What is the Delta Programme?

The government protects the Netherlands, now and in the future, against flooding and ensures there is enough fresh water. In addition, the government is working to make our country climate-resilient and water-robust. The Delta Programme describes how the government does this.

The national government, provincial and municipal authorities, water authorities, Rijkswaterstaat and a range of stakeholder organisations are working on the Delta Programme together, led by the Delta Commissioner. The Delta Commissioner is the independent government commissioner for the Delta Programme.

More rain, rising sea levels, higher temperatures

After the disastrous floods in 1953, the government took steps to protect the country better against flooding. Agreements were made about the height of the dikes and the management of the coast. However, the circumstances are different at present:

  • Sea levels are rising (possibly faster and faster) and the land is subsiding.
  • The number of torrential rainstorms is increasing and they are becoming more extreme.
  • Temperatures are rising.
  • Things are getting drier.

Floods have a greater impact now than in 1953. More people live in the Netherlands and so floods inflict more casualties. Nearly 60 percent of our country could be flooded, including the largest cities and part of the economic centre. Proper protection against floods from the sea, rivers and lakes is therefore important. 

What is the Delta Programme?

Goal of the Delta Programme

The Netherlands has to be climate-resilient and water-robust by 2050. This means that flood risk management, freshwater supplies and spatial planning must be in order. Only then can our country continue to cope properly with the effects of climate change. 

With knowledge institutes, business and stakeholder organisations, the government is working on the delta in a new way: 

  • New standards for flood risk management apply. The government looks not only at the probability of flooding but also at the possible consequences (this is known as the risk approach). The extent of the consequences determines the stringency of the standards.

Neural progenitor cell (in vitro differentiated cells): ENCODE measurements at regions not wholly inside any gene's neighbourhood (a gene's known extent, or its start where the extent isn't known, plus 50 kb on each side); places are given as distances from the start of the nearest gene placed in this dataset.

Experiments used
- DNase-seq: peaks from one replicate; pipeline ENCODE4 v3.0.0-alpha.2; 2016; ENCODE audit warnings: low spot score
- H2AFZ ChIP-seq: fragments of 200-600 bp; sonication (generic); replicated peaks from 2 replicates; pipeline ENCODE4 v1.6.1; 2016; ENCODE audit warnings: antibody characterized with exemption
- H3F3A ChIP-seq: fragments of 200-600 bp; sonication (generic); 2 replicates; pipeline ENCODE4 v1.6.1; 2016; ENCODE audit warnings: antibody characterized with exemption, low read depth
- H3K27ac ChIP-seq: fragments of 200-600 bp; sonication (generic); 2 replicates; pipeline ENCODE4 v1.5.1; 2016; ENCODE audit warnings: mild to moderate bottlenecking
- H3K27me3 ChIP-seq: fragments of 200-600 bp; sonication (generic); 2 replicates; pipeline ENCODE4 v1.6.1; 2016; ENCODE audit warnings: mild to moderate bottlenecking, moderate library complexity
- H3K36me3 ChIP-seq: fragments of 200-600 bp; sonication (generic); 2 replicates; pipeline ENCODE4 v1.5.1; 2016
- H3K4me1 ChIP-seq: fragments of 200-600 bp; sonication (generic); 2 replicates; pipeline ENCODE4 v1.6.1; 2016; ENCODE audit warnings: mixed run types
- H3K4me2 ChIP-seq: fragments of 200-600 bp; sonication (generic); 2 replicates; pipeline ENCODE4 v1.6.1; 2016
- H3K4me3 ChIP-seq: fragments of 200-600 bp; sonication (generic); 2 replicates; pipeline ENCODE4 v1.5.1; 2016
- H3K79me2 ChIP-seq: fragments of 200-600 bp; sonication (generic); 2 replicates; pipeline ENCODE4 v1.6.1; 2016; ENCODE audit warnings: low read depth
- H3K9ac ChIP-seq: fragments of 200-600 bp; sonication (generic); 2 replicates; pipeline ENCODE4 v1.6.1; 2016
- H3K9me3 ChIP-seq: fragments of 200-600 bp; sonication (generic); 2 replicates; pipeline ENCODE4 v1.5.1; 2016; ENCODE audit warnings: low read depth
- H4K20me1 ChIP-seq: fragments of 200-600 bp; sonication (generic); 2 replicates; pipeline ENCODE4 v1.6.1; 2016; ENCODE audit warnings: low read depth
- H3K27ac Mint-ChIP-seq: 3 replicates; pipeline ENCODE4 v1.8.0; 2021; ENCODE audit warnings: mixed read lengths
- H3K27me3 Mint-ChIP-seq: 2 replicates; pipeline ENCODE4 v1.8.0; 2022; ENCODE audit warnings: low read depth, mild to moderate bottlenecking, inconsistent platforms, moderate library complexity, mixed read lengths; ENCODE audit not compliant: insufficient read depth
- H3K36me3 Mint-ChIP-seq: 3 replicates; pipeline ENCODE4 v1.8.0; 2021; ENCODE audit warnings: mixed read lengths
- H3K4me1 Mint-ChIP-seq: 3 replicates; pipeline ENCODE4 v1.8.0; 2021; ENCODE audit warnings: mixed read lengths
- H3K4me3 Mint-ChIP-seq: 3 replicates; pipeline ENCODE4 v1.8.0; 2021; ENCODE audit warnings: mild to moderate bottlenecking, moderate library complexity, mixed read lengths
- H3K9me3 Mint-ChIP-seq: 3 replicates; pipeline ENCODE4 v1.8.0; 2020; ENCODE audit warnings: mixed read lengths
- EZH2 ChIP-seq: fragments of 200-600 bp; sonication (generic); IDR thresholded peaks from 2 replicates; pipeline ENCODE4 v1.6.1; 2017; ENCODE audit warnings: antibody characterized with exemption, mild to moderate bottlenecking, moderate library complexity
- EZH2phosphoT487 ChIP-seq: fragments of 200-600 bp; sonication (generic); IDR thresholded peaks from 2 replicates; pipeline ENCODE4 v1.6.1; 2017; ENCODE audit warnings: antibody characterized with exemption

• A clear picture is emerging of the availability of fresh water for agriculture, industry and nature. The Netherlands is becoming resilient to freshwater shortages.
  • Spatial planning in the Netherlands is becoming more climate-resilient and more water-robust.

The Delta Programme sets out a strategy for the future. How can we protect the Netherlands from flooding and ensure that we have enough fresh water? And how can we ensure that spatial planning is water-robust and climate-resilient? That strategy includes a range of components:

  • The Delta Decisions: are national frameworks that apply throughout the Netherlands.
  • The preferred strategies: provide direction for tailor-made measures for seven areas in the Netherlands. 
  • The Delta Plans: include concrete measures for the implementation of the policy and planning for these measures.
  • The Delta Programme: describes the progress made on the elaboration and implementation of the Delta Decisions, Preferred Strategies and Delta Plans. Proposals for possible changes to the Delta Decisions and Preferred Strategies are also included in the annual Delta Programme, which comes out on Prinsjesdag (the state opening of Parliament in the Netherlands).

The Delta Decisions

  • Delta Decision for Flood Risk Management: for protecting people and the economy and the economy against flooding from the sea, the large rivers, and the large lakes.
  • Delta Decision for Fresh Water: for limiting water shortages and making good use of fresh water.
  • Delta Decision for Spatial Adaptation: for the development of water-robust and climate-resilient areas, both urban and rural.
  • Delta Decision for the Rhine-Meuse Delta: decisions for flood risk management and fresh water in the Rhine-Meuse delta.
  • Delta Decision for the IJsselmeer area: decisions for flood risk management and fresh water in the IJsselmeer area. 

The strategic decision for Sand complements the Delta Decisions. It describes how the sand on the Dutch coast can protect our country in a natural way.

In 2014, representatives of the provincial and municipal authorities, the water authorities and the Minister of Infrastructure and the Environment signed the ‘administrative agreement for the Delta Programme’. Under the agreement, the government authorities take the delta decisions and preferred strategies into account in their own plans. The national government has set out the Delta Decisions in the National Water Plan.

The Delta Plans

1.    Delta Plan for Flood Risk Management
2.    Delta Plan for Fresh Water
3.    Delta Plan for Spatial Adaptation

What is the Delta Programme?

Delta Act (since 1 January 2012)

The statutory agreements about the Delta Programme are set out in the ‘Delta Act on Flood Risk Management and Freshwater Supplies’. The Act also includes information about the Delta Fund and a description of the role of the Delta Commissioner.